So what role the constitutional court has played in the law reform process under the INC? For the court system to play a role in the democratic reform, a comprehensive law reform process is seen as a prerequisite to bring the existing laws in line with the provisions of the INC and enacting new laws. Therefore, this study identifies what legislative and institutional reforms that have been undertaken by the parties to the CPA during the interim period to address human rights violations, root-causes of the conflict; inequality; marginalization, rule of law vacuum and weak democratic structures. Furthermore, this study offers empirical evidence for the judicial behavior of the Sudanese constitutional court through a systematic examination of selected human rights jurisprudence of the constitutional court to gauge its role in the law reform process in Sudan since the adoption of the INC.

Overview of the Study and the Main Findings of the Study
Introductory Chapter: Overview of the Study
The Introductory Chapter provides an overview of the study, including, the key features of the State of Sudan, the aim of the study, the main objectives of the study, and a general overview of the study.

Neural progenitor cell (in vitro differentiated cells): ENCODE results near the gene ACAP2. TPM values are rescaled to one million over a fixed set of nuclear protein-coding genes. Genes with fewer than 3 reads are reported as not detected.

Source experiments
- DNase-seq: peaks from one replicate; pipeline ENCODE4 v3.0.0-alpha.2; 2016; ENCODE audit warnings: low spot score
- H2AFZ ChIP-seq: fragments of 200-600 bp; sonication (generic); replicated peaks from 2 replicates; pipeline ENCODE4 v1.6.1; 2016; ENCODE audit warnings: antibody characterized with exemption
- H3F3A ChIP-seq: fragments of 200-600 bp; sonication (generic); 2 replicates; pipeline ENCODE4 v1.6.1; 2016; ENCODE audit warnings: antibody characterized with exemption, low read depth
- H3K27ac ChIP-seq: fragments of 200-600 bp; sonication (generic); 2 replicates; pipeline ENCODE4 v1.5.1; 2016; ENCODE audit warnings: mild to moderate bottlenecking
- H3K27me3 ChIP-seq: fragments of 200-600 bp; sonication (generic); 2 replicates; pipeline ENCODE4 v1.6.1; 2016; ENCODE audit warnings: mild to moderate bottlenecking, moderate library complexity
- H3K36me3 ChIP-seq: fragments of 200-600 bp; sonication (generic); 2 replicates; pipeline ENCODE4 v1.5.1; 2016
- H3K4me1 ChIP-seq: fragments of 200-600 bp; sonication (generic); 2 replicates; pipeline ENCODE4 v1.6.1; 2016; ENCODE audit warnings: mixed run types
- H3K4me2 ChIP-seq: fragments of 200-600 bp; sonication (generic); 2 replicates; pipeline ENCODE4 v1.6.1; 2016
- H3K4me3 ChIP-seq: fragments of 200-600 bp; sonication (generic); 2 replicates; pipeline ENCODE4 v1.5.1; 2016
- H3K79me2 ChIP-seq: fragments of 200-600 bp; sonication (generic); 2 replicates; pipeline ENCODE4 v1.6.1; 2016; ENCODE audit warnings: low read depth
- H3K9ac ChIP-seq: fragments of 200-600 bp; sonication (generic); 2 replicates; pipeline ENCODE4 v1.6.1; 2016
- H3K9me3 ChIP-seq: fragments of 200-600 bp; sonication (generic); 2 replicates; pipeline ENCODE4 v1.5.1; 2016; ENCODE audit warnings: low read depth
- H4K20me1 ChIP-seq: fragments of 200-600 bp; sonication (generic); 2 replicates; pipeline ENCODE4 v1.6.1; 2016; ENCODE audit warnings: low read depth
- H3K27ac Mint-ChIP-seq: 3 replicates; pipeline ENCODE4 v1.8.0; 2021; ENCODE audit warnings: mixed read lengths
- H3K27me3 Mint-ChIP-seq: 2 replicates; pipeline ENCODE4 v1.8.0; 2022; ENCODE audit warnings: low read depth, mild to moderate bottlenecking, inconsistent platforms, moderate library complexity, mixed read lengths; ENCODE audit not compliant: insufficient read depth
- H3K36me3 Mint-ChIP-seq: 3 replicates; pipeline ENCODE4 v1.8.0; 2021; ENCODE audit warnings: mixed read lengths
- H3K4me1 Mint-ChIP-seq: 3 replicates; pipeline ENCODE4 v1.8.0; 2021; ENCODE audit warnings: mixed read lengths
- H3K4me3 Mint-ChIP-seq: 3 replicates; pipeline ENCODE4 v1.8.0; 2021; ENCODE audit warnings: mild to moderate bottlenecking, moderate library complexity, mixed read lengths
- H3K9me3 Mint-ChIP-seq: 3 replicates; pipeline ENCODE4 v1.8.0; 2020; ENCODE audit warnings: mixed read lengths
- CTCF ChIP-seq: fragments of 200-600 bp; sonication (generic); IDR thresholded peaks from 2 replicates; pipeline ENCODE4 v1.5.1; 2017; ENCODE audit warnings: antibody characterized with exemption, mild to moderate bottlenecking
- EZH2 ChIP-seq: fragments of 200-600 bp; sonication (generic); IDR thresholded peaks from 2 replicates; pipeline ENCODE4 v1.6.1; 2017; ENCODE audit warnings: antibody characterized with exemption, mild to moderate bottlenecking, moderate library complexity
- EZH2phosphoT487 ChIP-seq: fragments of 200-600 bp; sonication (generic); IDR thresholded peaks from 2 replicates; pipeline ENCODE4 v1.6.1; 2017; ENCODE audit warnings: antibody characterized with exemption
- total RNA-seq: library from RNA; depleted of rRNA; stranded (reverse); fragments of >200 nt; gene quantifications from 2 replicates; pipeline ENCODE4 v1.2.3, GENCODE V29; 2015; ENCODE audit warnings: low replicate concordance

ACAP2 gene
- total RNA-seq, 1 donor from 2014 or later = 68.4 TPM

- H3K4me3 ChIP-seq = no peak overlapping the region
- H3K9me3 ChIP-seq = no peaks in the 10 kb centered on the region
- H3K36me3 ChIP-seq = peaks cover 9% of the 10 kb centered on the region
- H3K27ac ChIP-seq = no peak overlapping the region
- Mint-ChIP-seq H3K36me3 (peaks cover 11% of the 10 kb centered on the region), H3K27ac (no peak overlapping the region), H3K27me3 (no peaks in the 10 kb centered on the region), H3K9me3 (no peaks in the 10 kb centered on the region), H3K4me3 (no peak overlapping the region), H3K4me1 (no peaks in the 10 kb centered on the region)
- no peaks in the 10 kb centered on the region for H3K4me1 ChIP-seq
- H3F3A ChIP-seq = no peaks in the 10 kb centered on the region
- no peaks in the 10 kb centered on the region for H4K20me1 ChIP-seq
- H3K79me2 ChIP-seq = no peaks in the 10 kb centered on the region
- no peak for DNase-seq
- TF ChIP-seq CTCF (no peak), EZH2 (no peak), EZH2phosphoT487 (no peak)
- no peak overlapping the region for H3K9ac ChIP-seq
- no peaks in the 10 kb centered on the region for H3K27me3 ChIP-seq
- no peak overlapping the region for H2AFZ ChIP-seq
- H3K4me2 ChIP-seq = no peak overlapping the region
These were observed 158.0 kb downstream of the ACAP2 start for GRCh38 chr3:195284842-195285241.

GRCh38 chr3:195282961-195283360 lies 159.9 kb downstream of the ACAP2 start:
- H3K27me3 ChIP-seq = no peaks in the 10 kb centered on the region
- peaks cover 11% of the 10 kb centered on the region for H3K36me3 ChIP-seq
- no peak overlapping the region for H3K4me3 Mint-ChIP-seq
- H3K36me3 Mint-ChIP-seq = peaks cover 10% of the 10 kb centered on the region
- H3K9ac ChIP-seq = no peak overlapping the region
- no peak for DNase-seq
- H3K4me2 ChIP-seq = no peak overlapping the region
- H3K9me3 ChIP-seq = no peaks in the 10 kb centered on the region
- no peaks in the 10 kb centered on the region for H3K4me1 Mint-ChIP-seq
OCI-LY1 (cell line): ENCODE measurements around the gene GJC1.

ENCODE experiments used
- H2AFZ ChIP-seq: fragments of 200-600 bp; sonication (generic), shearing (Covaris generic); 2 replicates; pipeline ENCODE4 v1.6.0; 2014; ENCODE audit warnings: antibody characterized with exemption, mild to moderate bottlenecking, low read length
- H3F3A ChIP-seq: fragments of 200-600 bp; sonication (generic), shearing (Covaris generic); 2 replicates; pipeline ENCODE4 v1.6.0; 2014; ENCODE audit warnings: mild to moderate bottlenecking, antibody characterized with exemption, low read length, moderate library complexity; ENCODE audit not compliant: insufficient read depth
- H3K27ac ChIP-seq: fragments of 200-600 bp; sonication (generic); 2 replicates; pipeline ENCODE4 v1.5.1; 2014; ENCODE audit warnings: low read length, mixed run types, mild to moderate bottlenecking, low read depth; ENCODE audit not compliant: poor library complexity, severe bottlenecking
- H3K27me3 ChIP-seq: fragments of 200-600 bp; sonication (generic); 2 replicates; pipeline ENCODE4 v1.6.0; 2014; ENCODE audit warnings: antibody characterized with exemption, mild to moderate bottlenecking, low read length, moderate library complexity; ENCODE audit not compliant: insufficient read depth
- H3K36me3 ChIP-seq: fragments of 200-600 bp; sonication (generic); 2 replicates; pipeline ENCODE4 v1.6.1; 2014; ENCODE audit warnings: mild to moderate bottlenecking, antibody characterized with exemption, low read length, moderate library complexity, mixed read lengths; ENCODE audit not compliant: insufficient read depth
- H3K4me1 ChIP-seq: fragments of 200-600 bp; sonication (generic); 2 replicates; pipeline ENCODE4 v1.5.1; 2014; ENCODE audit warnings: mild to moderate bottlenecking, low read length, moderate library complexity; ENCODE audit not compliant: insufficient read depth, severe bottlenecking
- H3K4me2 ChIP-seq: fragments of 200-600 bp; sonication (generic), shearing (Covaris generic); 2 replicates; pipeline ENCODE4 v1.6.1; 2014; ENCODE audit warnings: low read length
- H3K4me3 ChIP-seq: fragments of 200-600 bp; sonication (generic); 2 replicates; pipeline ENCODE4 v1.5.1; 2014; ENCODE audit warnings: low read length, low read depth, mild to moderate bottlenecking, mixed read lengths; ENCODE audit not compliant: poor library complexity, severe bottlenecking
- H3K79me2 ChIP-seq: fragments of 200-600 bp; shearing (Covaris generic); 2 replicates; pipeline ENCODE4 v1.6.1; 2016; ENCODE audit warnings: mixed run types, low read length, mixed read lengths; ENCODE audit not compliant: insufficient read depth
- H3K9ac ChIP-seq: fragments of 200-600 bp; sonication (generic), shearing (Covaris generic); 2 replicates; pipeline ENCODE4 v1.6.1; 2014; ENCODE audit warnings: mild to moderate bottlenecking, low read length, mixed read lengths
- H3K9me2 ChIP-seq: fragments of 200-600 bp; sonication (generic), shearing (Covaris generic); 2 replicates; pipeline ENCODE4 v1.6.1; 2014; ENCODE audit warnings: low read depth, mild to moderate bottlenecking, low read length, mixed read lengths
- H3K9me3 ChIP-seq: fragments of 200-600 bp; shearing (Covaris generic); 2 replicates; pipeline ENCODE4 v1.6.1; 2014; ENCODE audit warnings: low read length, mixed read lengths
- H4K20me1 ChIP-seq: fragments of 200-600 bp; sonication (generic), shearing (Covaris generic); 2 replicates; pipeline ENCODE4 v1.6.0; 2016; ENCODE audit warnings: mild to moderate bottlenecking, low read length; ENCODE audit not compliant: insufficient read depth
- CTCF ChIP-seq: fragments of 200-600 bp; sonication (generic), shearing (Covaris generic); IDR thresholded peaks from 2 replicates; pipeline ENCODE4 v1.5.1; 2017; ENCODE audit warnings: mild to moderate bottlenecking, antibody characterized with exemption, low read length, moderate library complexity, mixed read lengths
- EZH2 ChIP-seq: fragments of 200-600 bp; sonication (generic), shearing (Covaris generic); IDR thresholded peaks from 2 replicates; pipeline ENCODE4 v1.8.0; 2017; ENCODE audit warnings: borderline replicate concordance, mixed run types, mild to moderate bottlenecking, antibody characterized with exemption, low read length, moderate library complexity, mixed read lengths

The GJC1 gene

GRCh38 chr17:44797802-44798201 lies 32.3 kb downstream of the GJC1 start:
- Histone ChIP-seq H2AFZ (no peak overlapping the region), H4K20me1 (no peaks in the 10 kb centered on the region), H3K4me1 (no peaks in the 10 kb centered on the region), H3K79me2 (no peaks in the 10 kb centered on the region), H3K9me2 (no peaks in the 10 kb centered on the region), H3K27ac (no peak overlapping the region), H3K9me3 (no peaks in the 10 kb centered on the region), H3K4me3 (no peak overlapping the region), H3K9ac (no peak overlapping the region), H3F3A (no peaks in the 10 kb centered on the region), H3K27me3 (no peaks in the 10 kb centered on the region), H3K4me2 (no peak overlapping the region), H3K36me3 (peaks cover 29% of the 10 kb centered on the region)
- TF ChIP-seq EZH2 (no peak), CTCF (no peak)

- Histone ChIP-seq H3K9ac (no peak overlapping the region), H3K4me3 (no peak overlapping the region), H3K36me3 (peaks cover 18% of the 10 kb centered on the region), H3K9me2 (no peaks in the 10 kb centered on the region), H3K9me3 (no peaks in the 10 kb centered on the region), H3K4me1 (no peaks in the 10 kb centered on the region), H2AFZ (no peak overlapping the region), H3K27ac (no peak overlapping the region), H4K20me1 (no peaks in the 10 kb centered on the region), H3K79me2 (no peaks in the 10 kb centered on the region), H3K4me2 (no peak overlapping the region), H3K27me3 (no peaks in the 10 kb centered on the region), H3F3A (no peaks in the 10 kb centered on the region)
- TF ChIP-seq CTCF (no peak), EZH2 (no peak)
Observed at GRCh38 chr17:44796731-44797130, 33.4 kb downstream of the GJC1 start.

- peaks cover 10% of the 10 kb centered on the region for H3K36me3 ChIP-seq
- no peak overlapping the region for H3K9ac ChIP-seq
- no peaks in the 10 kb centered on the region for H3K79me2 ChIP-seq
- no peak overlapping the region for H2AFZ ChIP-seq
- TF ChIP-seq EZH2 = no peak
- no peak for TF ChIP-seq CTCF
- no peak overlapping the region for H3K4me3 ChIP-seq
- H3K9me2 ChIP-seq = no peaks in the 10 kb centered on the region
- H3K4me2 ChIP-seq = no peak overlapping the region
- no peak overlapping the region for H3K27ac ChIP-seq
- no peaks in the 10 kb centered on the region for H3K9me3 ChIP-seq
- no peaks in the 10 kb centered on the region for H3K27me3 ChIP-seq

Chapter One: A Historical Background of Sudan’s North-South Conflict
Chapter One gives a rich and deep account of Sudan north-south conflict. It looks at the root-causes of the conflict by elaborating on different factors that directly and indirectly contributed in making that conflict protracted. Chapter one moves on to consider the end of the first Sudan’s north-south conflict which was ended when Addis Ababa Agreement was signed in 1972. Chapter one further elaborates on Sudan’s second north-south conflict which broke out in 1983. Finally, Chapter one touches on the various peace initiatives that ended by the conclusion of the CPA. Chapter One concludes by analysing the CPA. In the final analysis, the CPA made significant changes the prevailing governance and legal systems in Sudan by establishing a federal system, introduced a dual legal system a bill of rights, provided for the right to self-determination for the south Sudan, established institutions for the protection of human rights by establishing mechanisms such as National Human rights Commission, and distributed the wealth equally between the north and the south. However, the CPA failed to include the Sudanese people in the talks leading to the conclusion of the CPA, as the CPA was bilateral reflecting the views of the north and the south.